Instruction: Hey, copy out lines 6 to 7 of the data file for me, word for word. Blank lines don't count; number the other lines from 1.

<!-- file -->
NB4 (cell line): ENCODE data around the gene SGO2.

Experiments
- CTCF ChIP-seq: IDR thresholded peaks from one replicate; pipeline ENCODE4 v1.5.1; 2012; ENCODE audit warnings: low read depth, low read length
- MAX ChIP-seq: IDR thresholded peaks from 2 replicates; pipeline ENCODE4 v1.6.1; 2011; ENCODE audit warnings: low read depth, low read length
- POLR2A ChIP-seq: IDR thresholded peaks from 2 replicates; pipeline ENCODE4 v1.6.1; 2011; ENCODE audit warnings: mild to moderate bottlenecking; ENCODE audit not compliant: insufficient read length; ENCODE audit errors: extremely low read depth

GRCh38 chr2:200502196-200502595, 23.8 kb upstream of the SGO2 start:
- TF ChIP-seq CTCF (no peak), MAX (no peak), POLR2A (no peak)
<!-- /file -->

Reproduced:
GRCh38 chr2:200502196-200502595, 23.8 kb upstream of the SGO2 start:
- TF ChIP-seq CTCF (no peak), MAX (no peak), POLR2A (no peak)